Appeals Court Hears Arguments On NYC’s Fizzling Big-Soda Ban

It’s been three months since a judge tossed out New York City Mayor Michael Bloomberg’s ban on sugary drinks larger than 16 ounces, calling the regulation “arbitrary and capricious.” Today, a state appeals court panel heard arguments for and against the ban, but it doesn’t look good for Mayor Mike.

The city is asking the panel to overrule the lower court’s decision and allow it to enact the regulation that forbids city-regulated food sellers — delis, movies, fast food eateries, restaurants, stadiums, but not grocery stores — from selling certain sugary beverages in sizes larger than 16 ounces. The mayor believes that limiting the size of sugary drinks will curb the city’s obesity epidemic and ultimately result in lower health care costs for all.

But the lower court sided with opponents who argued that the regulation contains loopholes and exceptions that allow for high-calorie, high-sugar drinks to be purchased at any number of sizes. For example, drinks with at least 70% fruit juice were exempted from the ban, however many such drinks contain as much or more sugar than beverages that would be affected by the ban.

Members of the appeals panel had similar questions for the city.

“Why the limits on some [drinks] and not others,” Justice Diane Renwick asked the attorney representing the Bloomberg administration.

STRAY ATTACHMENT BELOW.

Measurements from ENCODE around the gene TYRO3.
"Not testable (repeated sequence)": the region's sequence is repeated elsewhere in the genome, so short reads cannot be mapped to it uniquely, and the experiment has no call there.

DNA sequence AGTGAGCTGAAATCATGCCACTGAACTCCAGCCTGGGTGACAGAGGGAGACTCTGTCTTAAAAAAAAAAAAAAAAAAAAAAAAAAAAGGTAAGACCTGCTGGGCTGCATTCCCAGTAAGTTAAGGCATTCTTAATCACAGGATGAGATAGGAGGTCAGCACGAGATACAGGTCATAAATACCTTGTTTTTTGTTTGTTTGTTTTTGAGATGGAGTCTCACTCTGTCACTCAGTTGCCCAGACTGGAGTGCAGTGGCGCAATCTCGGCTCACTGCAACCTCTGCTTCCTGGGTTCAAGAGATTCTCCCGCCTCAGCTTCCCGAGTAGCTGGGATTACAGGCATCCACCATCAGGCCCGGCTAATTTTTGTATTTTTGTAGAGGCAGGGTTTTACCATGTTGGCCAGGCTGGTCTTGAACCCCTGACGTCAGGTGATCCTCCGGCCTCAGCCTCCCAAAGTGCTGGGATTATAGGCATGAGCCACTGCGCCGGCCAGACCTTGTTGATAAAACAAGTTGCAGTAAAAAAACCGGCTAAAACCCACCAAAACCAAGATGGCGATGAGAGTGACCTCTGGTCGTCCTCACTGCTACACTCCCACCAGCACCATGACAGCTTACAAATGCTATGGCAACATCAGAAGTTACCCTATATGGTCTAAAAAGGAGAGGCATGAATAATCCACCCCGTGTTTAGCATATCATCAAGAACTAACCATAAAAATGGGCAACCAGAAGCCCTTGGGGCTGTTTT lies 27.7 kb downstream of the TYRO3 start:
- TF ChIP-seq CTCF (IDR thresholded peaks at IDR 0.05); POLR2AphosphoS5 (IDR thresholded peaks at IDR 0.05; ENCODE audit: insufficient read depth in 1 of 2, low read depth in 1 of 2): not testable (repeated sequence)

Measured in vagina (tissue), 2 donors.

“How about pomegranate juice and blueberry juice?” asked Judge Rosalyn Richter. “What about sugar-infused energy drinks?”

Meanwhile, the city has launched an attempt to make its case to the public, recently launching an ad campaign to highlight the amount of sugar in soft drinks, while Dr. Thomas Farley, the city’s Commissioner of the Dept. of Health and Mental Hygiene posted an op-ed piece on in which he defends the big-soda ban.

“The rule would not prevent anyone from buying or drinking as much as he or she wants,” writes Farley. “Instead it merely caps the size of the container that restaurants use to serve sugary drinks. Because people so often choose the default size, there is every reason to think this rule will reduce consumption and help stem or slow the tide of obesity and, by extension, diabetes.”

The appeals panel’s decision could come as soon as later this month or as late as the fall.

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